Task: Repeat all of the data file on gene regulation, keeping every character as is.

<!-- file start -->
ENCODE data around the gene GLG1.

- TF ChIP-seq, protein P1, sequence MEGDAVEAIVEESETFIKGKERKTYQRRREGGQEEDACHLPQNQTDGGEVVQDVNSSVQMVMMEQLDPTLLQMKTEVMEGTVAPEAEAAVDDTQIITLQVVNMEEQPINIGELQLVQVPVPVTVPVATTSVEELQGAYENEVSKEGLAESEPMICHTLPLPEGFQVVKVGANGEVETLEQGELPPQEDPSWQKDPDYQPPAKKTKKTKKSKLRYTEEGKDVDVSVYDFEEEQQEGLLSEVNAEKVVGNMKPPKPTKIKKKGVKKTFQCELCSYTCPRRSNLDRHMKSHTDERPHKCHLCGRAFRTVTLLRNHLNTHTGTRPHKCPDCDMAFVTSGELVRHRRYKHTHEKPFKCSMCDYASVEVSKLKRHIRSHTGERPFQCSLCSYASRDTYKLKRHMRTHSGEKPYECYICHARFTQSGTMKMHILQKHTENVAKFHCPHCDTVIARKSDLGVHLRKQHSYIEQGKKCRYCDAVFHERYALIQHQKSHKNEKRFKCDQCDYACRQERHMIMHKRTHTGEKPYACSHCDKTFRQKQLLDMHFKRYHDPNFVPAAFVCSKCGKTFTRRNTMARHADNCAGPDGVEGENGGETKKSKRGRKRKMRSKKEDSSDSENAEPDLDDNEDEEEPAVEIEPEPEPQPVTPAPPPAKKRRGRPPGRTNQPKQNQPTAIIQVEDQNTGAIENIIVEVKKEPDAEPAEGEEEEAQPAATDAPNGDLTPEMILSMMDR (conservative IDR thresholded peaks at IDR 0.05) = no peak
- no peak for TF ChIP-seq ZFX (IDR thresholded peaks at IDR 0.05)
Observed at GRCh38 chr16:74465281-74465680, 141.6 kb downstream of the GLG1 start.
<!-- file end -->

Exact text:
ENCODE data around the gene GLG1.

- TF ChIP-seq, protein P1, sequence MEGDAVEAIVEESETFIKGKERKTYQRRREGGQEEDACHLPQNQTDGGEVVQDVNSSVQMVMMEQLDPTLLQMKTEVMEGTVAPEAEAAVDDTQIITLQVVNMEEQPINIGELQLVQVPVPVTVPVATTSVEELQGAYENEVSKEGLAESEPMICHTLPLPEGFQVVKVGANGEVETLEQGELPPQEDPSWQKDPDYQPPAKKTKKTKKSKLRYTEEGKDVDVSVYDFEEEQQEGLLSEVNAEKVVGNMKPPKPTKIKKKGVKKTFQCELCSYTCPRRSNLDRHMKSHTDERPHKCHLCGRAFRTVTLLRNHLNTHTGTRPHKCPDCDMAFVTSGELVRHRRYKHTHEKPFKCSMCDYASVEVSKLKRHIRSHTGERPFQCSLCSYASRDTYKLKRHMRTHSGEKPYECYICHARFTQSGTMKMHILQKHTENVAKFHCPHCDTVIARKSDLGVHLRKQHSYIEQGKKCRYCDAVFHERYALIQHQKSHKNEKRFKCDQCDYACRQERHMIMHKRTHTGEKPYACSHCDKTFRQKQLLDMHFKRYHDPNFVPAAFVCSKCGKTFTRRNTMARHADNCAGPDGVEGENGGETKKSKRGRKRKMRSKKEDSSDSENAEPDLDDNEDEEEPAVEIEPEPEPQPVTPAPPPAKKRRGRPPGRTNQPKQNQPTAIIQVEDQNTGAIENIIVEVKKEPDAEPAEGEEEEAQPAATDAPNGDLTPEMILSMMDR (conservative IDR thresholded peaks at IDR 0.05) = no peak
- no peak for TF ChIP-seq ZFX (IDR thresholded peaks at IDR 0.05)
Observed at GRCh38 chr16:74465281-74465680, 141.6 kb downstream of the GLG1 start.